Tuesday, June 17, 2014

Back When Everything Was Alright

In 1992, Father MC returned with his second album, Close To You; and it was heralded by this lead single, "Everything's Gonna Be Alright." This was his big reunion with Jodeci. He made them famous with his (major label) debut single, "Treat Them Like They Want To Be Treated" in 1990. But since then they'd blown up in their own right. This was after "Stay" and Forever My Lady; Jodeci were two of R&B's biggest rising superstars, alongside Mary J. Blige, who'd also blown up by singing on Father's first album.

So when Father returned, everybody was asking if Jodeci and Mary were back, and indeed they were. Father MC released two singles off Close To You, first this one and then "One Nite Stand" with Mary. The downside was that Father was getting eclipsed by his back-up singers; and once he tried releasing an album without them, his career on Uptown/ MCA Records was done. But in 1992, who cared? Everybody was still working together and we were all happy.

"Everything" is produced by Mark Morales and Mark C. Rooney - in other words: Prince Markie Dee and the Soul Convention. This was the heyday for Markie Dee's smooth, R&B-heavy New Jack sounds, and Father MC's albums were the perfect fit. They'd done a big chunk of his debut album, including his three biggest singles, and the majority of Close To You. In fact, separating from the Fat Boy may've been as key to Father's downfall as separating from Mary and Jodeci.

But while the Soul Convention brought a lot of musicality and instrumentation to their records; there's not much to credit them with here, instrumentally, besides the core idea. Because on this record, they're sampling Chic's "Good Times." And they're basically using it exactly the same way The Sugar Hill Band replayed it in 1979, to the point where they could basically just be performing over the instrumental version of "Rapper's Delight" whole hog.

Of course, Mark and Mark also co-wrote the song (along with Hasan, also of the Soul Convention) and Father himself, so they presumably did more than just bring an old Sugarhill Records 45 into the studio. But here's where this record really falls short of their debut success - lyrically, it's not nearly as well written. I've talked about the impressive, even genuinely touching, songwriting show-cased in at least parts of "Treat Them Like They Want To Be Treated." Well, there's just none of that here. There's nothing particularly wrong with Father's rhymes here, mind you - he doesn't say anything stupid or cringe-worthy, which is a lot more than you can say for a lot of rap records today - he's basically just saying a lot of fluffy filler that amounts to nothing. This song isn't about anything except that Father and his boys are here and isn't that nice?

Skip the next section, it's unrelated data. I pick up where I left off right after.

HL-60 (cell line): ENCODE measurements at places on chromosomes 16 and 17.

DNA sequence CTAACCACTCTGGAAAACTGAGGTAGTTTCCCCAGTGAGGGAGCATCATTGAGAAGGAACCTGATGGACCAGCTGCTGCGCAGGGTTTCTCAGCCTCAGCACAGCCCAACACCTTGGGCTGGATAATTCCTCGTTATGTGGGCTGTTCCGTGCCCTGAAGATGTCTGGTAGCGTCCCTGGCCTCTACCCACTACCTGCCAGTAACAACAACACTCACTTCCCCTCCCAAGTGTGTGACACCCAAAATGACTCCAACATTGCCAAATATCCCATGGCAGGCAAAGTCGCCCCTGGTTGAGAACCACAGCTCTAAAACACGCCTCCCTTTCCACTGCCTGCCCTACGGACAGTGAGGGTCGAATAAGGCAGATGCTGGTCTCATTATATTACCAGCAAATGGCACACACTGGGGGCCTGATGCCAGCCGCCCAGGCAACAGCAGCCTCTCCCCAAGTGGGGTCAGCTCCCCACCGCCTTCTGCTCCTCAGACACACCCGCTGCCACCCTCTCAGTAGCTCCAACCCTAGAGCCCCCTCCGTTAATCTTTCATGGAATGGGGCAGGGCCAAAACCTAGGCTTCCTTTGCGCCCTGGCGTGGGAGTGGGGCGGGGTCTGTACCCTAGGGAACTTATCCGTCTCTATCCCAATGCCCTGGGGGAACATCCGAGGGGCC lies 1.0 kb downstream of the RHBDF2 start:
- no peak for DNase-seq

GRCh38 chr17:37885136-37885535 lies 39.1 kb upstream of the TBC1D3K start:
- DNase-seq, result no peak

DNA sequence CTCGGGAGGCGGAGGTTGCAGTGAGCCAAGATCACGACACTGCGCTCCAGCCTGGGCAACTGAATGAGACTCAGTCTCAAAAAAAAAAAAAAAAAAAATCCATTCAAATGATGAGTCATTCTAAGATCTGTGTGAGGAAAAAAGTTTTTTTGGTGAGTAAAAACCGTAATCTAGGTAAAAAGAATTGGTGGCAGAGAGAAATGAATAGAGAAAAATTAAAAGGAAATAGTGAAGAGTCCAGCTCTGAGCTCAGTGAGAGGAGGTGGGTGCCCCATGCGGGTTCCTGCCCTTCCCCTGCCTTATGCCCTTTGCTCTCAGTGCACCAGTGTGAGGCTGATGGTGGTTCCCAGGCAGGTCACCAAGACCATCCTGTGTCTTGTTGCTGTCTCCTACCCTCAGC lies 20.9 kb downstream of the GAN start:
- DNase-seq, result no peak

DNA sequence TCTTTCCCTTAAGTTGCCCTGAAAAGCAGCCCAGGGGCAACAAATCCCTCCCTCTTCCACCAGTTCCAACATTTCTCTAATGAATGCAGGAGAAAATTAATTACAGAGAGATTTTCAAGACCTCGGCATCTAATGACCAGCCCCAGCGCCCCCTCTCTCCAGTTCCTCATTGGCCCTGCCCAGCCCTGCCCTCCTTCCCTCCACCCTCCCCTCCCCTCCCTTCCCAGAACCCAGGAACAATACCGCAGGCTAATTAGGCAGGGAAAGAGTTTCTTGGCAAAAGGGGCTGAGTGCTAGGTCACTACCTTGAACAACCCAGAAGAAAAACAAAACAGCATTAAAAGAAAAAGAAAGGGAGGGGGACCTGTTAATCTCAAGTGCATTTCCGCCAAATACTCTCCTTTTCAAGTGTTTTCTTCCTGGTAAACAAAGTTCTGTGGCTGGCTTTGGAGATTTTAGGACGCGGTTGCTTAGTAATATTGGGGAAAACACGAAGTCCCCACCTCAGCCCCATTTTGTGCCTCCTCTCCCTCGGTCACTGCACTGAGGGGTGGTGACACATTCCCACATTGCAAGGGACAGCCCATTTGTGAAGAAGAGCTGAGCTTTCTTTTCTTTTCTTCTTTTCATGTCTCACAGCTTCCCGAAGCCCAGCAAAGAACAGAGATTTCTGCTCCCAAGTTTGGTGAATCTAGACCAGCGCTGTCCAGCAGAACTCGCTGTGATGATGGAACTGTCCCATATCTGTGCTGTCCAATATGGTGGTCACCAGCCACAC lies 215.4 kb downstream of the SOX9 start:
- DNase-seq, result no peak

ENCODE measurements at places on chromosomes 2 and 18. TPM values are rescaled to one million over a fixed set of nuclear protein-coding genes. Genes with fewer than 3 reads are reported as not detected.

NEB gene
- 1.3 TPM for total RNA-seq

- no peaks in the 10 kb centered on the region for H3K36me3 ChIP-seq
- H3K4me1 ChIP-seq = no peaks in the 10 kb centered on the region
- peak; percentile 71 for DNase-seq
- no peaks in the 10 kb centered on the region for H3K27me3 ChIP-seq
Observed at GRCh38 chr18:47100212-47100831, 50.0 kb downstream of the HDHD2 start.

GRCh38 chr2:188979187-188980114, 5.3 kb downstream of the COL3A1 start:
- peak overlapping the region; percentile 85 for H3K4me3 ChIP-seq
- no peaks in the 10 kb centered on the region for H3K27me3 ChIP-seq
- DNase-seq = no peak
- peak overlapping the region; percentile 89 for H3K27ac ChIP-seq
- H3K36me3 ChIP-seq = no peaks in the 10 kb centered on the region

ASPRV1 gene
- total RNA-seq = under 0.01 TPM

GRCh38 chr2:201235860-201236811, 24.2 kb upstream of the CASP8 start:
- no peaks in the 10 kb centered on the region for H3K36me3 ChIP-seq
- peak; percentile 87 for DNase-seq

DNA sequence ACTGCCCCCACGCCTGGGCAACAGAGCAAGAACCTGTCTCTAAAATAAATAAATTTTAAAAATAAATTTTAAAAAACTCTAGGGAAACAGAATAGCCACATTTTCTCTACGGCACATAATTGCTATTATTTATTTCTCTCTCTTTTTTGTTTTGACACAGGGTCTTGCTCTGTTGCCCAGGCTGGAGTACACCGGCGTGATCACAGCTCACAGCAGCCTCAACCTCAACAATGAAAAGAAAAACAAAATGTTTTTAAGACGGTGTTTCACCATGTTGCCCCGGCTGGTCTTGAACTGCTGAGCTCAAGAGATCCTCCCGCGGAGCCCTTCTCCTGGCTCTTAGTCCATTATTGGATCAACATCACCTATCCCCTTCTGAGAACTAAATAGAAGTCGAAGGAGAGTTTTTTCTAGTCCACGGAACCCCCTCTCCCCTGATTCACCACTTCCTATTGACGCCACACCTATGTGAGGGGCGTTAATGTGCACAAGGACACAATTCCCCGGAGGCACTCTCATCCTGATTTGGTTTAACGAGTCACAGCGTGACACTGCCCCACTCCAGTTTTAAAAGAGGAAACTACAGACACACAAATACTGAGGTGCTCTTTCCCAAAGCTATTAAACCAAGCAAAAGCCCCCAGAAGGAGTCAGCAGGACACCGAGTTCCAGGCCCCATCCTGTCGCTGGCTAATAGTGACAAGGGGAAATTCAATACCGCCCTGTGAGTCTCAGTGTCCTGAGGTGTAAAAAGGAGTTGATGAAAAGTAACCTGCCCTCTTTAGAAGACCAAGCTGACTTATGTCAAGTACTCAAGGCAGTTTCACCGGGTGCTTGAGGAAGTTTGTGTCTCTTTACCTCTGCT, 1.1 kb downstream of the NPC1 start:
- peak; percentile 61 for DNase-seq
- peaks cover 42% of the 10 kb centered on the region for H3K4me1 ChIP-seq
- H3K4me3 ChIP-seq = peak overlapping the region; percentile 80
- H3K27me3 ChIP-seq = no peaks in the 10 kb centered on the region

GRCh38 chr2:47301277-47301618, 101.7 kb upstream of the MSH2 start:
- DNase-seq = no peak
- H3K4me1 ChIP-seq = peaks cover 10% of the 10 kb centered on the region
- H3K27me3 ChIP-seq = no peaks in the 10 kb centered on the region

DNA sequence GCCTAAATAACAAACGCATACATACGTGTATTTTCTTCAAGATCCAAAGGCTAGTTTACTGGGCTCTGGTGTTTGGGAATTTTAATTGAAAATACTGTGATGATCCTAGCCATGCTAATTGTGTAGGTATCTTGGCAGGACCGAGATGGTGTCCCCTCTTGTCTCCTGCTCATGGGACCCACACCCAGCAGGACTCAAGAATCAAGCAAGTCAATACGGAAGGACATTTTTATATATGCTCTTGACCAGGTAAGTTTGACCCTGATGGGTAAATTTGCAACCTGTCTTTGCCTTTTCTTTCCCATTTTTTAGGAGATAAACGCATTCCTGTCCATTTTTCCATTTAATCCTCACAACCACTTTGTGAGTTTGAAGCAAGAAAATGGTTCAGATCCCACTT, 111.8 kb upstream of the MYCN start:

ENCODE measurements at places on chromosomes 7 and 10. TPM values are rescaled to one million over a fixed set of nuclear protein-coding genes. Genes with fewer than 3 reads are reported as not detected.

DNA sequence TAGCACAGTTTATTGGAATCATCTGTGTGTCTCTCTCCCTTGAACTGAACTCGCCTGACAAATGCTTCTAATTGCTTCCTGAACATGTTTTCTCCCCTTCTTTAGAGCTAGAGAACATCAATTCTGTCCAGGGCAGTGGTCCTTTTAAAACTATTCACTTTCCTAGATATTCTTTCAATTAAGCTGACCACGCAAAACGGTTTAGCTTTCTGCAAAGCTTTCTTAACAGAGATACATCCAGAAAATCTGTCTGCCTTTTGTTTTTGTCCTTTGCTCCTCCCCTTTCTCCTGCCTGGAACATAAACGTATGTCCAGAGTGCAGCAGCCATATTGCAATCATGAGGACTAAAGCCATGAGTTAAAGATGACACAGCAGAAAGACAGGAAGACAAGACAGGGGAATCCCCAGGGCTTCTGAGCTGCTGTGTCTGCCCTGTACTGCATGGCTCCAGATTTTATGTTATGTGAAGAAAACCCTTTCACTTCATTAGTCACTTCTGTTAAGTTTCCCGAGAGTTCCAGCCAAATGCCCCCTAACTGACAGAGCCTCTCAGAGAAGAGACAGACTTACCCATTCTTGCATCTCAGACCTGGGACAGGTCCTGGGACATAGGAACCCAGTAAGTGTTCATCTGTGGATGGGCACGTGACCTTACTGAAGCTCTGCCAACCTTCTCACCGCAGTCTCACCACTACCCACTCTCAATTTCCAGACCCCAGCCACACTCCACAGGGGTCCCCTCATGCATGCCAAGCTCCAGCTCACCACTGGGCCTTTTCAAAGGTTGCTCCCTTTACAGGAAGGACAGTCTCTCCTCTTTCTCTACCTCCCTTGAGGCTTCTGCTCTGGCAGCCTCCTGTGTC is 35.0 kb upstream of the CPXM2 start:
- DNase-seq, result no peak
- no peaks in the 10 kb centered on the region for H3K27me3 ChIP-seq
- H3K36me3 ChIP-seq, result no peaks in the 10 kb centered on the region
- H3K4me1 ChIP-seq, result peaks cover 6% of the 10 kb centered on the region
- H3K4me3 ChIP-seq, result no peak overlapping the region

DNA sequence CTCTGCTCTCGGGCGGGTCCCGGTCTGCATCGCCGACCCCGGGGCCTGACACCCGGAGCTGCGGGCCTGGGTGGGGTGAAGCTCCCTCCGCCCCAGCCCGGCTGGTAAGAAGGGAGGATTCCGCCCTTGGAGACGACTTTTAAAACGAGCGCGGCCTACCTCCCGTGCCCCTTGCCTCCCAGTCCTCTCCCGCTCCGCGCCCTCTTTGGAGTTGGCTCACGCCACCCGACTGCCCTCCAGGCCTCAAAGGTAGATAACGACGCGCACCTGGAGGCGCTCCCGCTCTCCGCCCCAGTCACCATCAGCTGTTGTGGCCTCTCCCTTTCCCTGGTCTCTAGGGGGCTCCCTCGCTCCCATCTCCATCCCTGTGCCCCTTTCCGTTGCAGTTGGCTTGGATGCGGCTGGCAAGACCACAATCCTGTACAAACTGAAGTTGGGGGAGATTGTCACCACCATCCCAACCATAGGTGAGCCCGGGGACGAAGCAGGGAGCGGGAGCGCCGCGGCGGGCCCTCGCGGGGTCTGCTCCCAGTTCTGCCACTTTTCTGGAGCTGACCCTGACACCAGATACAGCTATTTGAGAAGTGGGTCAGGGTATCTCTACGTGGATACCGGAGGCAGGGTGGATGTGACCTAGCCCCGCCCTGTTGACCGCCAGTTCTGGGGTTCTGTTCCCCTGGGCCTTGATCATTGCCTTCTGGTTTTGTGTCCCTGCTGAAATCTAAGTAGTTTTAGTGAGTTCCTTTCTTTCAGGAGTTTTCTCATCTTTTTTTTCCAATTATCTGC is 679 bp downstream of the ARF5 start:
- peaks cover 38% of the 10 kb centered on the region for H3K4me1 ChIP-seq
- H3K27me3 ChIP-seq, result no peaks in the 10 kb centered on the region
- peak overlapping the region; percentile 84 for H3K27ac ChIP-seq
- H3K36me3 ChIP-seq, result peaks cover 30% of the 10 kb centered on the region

But the upshot is that giving "Rapper's Delight" a 90's new jack spin works wonderfully. It has a whole new life here, sounds great with its old school hand-claps and more modern (though still vintage) syrupy keys, and Jodeci kill it. Revisiting this song over twenty years later, and it's immediately evident why Jodeci were going on to a huge career outside of Father's shadow. They stand out far and above all the generic R&B singers you'd hear providing hooks and bridges on countless other rap songs of the decade.

The 12" single, besides coming in a glossy picture cover; also provides a couple extended mixes. There's your Radio Version, which is basically indistinguishable from the album version, and it's Instrumental. Then there's a Club Joint, which really extends the track, almost doubling its length. There's no new verses from Father, but a lot more of Jodeci and plenty more "Good Times." The Club Version has an Instrumental, too. And then, finally, there's the misleadingly titled Soul Convention Dub Joint. I say it's misleading, because it's really not a Dub Mix, but a full vocal version with all of Father's raps and Jodeci's singing. It's just... even a little bit longer than the Club Joint.

And for my money, The Soul Convention Dub Mix is also the ideal version of the song. It puts more of an emphasis on Jodeci. I mean, obviously they have to sing a lot more just to fill up the extra running time (we've gone from three and a half minutes to six and a half), but they also have a different acapella introduction and perform a few more routines, including some "baby yeah"'s sung in the style of "Treat Them Like They Want To Be Treated." Father's verses sound good just by virtue of them being rap verses that sound good over a track like this; but Jodeci are the absolute stars of this song, so turning this into a Jodeci monster cut that just happens to have some appearances by Father MC works to this record's advantage.

There's nothing especially different here. There's no version with a different sample set or versions by other big name producers. It's just one song spun out to longer versions. But in this case, that's enough. If you wanted to show somebody who'd never heard of Father MC, just what he was about; this encapsulates him perfectly. All of his strengths and why people bought his records back in the day, and his weaknesses and why he hasn't had the longevity of Kane or Biggie. Including the fact that Jodeci are totally stealing his show here.

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